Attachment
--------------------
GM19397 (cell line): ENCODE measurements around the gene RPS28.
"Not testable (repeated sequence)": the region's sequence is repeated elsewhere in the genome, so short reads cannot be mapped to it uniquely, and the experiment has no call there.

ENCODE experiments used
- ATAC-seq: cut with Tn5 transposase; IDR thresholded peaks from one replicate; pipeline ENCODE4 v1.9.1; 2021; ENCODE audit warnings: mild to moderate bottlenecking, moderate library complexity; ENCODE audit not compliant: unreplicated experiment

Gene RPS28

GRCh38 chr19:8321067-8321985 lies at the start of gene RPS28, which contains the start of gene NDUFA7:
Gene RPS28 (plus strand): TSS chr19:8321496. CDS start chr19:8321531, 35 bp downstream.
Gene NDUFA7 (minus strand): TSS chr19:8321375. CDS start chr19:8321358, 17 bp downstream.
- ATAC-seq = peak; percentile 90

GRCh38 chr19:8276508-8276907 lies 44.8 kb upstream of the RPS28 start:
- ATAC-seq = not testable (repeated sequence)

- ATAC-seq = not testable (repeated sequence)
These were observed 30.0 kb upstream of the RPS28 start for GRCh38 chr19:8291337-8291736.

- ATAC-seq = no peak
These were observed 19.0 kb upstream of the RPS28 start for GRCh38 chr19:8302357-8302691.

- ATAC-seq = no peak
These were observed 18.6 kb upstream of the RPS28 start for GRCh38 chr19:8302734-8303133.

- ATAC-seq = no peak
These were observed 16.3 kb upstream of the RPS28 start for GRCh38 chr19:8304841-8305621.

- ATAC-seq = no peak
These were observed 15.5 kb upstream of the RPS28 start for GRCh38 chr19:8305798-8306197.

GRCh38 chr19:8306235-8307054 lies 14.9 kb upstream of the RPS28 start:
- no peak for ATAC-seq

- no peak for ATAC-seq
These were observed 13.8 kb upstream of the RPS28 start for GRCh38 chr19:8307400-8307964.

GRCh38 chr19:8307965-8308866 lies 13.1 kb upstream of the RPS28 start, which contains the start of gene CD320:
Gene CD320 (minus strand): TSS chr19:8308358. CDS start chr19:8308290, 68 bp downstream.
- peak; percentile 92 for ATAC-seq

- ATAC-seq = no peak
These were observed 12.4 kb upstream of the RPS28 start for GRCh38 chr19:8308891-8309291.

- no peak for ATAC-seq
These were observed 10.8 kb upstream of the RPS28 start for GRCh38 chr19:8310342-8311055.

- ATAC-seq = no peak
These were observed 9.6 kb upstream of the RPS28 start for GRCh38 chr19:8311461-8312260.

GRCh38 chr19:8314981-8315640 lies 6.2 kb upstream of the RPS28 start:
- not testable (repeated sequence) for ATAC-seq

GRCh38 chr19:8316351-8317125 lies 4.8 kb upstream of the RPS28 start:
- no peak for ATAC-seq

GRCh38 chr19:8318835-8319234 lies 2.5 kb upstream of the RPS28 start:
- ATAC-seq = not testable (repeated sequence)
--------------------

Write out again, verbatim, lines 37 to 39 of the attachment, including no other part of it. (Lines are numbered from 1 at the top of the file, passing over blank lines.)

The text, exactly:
GRCh38 chr19:8316351-8317125 lies 4.8 kb upstream of the RPS28 start:
- no peak for ATAC-seq

GRCh38 chr19:8318835-8319234 lies 2.5 kb upstream of the RPS28 start: